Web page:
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370 competitors attended what was arguably one of the largest IPSC competitions to be held in the United States since the last World Shoot in 1986. The main competition was spread over three hot and humid days, the first two of which were witness to some torrential rain that bought the match to a standstill as both competitors and range crew huddled under cover. Good drainage at the range allowed the match to resume the moment the worst of the weather had subsided but it left some berms in deep water for a while.

The Universal Shooting Academy will be hosting the 2014 IPSC World Championship and this match is one of the four qualifying rounds for US competitors to earn a valued slot on the National Team. Competition was going to be fierce, though some notable shooters were absent; Rob Leatham, Julie Golob, Randi Rogers and Jessie Duff were all in Germany flying the US flag at the World Action Pistol Championships.
The competition was comprised of twenty-four stages shot over a three day period, the stages ran from 30 points all the way up to 160 and challenged all aspects of practical pistol shooting, to perform well at this competition required consistency and a very wide skill-set. Some stages seemed simple but their execution caught out a lot of shooters. One such stage was number 24; Four targets, one popper all engaged through a low port while staying on a raised platform. Fifty-four shooters across almost all categories zeroed this stage, only the revolver shooters came away with their dignity intact.
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All five IPSC divisions were represented, including the new Classic division which is similar in concept to USPSA’s ‘Single-Stack’. This division was won handily by Todd Jarrett who finished over 100 points ahead of Ted Puente. No stranger to IPSC, Jarrett had previously won the prestigious Open title at the 1996 IPSC World Championships in Brazil.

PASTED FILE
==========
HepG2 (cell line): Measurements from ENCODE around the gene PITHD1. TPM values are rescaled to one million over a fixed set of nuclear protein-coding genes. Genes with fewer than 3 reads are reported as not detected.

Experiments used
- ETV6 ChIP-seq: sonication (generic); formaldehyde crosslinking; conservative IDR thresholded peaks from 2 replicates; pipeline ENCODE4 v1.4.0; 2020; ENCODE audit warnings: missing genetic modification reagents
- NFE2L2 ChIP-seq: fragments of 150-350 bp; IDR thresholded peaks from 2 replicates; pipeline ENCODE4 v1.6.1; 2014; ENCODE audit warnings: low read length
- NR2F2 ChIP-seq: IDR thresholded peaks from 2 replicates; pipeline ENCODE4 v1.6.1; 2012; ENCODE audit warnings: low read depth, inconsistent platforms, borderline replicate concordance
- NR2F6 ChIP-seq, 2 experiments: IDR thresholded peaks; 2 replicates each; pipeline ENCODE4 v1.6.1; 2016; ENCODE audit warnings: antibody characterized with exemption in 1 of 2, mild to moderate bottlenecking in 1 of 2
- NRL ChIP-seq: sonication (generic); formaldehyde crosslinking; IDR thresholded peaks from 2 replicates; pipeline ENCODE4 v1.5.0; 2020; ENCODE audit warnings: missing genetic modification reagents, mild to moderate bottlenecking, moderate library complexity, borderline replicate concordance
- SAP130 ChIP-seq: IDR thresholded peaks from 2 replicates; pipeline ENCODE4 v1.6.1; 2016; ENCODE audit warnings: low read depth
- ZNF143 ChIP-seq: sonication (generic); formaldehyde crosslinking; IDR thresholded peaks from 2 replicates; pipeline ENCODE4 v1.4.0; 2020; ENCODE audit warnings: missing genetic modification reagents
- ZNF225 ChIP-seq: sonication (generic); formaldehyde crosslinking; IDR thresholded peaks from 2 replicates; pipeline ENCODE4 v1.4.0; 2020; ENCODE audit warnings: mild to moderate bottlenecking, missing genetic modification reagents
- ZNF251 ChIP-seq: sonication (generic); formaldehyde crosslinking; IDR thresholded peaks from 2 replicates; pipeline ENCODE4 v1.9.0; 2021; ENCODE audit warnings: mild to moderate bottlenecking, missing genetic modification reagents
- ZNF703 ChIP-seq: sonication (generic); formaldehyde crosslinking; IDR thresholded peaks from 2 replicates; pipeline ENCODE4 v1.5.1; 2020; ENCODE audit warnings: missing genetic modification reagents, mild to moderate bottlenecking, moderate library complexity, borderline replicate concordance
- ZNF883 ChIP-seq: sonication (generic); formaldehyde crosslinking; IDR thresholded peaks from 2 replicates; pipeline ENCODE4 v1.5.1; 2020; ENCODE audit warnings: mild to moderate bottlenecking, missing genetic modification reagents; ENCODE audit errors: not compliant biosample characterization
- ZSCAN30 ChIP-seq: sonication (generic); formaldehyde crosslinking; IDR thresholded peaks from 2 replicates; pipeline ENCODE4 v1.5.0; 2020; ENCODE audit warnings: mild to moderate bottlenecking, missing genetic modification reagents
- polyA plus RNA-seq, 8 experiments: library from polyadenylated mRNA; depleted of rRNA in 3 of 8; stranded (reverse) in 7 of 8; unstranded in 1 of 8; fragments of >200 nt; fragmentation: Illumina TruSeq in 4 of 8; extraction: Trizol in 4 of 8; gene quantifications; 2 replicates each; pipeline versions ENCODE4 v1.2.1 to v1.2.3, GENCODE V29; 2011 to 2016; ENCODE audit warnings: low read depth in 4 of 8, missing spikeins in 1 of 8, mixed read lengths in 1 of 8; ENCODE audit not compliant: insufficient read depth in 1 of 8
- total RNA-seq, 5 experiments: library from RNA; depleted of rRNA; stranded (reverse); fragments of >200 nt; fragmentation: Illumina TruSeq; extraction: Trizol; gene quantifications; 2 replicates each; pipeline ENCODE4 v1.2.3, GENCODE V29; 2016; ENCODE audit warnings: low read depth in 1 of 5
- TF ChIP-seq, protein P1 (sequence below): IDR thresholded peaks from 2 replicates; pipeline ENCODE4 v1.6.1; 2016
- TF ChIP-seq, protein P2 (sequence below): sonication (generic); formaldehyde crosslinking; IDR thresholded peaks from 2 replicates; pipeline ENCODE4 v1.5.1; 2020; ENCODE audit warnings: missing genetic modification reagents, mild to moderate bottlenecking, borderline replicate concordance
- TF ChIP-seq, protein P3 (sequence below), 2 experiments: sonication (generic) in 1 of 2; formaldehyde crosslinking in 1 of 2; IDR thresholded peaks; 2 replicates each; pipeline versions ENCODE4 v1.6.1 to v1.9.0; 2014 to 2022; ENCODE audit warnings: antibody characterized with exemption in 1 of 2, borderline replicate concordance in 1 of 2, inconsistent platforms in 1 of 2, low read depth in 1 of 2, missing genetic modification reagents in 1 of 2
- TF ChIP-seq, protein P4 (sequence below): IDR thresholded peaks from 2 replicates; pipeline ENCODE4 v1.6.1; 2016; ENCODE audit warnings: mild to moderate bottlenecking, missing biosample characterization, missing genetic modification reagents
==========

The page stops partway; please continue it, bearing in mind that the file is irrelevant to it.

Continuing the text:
Shooting a revolver in this match was not easy, a case in point was Stage Three. A sixty point stage it incorporated two large levers that had to be swung upwards to move some hardcover and expose the targets. There were some tricky shots made all the harder by having to hold the lever with one hand while shooting through a port with one arm crossed over the other. Matt Griffin tried to balance the levers on his knee, it was a valiant effort that could have saved some valuable time..., if it worked. Unfortunately for Matt it failed, costing him a couple of seconds from Elliot Aysen whose smooth accurate shooting won the stage over Cliff Walsh.
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The rest of Griffin’s match went well as he dominated the division, beating out David Olhasso by eighty points with Philippa Chua in third.

In the Ladies Category, Annette Aysen finished 200 points ahead of Lisa Farrell, with Molly Smith finishing in third. A match disqualification for Josh Lentz has put him under pressure to perform well at the three remaining qualifiers if he wishes to make the Team for 2014.
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After winning a record fifth consecutive World Championship, French shooter Eric Grauffel has switched over from Open to Production division using his Stock II from Tanfoglio (who have sponsored him for many years). Grauffel excelled at this match winning half of the stages, though he faltered on Stage 4; A sixty point stage with long range targets it was a devil to shoot early in the morning with the sun peeking over the backstop, the glare was a significant influence dropping the Frenchman into 15th place. Ben Stoeger delivered a flawless run, taking one of his two stage wins. Top lady, Svetlan Nikolaeva finished in fourth on this stage, less than four points behind Stoeger.

Aside from these setbacks, Eric cruised to a one hundred point victory over the former Production National Champion, Ben Stoeger, Jeufro Lejano finished third. Russian, Svetlan Nikolaeva finished a comfortable 180 points ahead of USA’s Sara Dunivin, with Cindi Thomas rounding out the top three women.